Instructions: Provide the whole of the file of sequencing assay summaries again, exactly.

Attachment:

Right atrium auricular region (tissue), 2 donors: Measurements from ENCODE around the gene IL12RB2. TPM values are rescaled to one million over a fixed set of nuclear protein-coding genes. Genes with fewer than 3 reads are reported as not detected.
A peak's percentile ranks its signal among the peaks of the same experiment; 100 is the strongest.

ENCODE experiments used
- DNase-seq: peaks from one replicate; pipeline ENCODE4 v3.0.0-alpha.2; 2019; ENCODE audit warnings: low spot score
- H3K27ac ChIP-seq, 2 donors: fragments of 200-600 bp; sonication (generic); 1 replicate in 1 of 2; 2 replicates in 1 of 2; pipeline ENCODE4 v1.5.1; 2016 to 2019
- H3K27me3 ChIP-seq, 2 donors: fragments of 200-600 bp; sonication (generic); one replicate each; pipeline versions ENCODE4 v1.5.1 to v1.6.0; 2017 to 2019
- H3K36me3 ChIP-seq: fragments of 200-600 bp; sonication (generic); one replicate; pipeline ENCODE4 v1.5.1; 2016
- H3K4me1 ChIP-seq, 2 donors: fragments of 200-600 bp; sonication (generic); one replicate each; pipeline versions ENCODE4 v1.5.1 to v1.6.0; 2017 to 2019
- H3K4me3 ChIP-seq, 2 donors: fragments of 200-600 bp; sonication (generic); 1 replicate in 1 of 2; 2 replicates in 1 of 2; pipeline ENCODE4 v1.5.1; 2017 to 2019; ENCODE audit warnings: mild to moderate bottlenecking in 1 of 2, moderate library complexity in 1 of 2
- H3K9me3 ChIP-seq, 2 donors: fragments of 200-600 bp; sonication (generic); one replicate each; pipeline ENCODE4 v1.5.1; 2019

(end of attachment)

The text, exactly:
Right atrium auricular region (tissue), 2 donors: Measurements from ENCODE around the gene IL12RB2. TPM values are rescaled to one million over a fixed set of nuclear protein-coding genes. Genes with fewer than 3 reads are reported as not detected.
A peak's percentile ranks its signal among the peaks of the same experiment; 100 is the strongest.

ENCODE experiments used
- DNase-seq: peaks from one replicate; pipeline ENCODE4 v3.0.0-alpha.2; 2019; ENCODE audit warnings: low spot score
- H3K27ac ChIP-seq, 2 donors: fragments of 200-600 bp; sonication (generic); 1 replicate in 1 of 2; 2 replicates in 1 of 2; pipeline ENCODE4 v1.5.1; 2016 to 2019
- H3K27me3 ChIP-seq, 2 donors: fragments of 200-600 bp; sonication (generic); one replicate each; pipeline versions ENCODE4 v1.5.1 to v1.6.0; 2017 to 2019
- H3K36me3 ChIP-seq: fragments of 200-600 bp; sonication (generic); one replicate; pipeline ENCODE4 v1.5.1; 2016
- H3K4me1 ChIP-seq, 2 donors: fragments of 200-600 bp; sonication (generic); one replicate each; pipeline versions ENCODE4 v1.5.1 to v1.6.0; 2017 to 2019
- H3K4me3 ChIP-seq, 2 donors: fragments of 200-600 bp; sonication (generic); 1 replicate in 1 of 2; 2 replicates in 1 of 2; pipeline ENCODE4 v1.5.1; 2017 to 2019; ENCODE audit warnings: mild to moderate bottlenecking in 1 of 2, moderate library complexity in 1 of 2
- H3K9me3 ChIP-seq, 2 donors: fragments of 200-600 bp; sonication (generic); one replicate each; pipeline ENCODE4 v1.5.1; 2019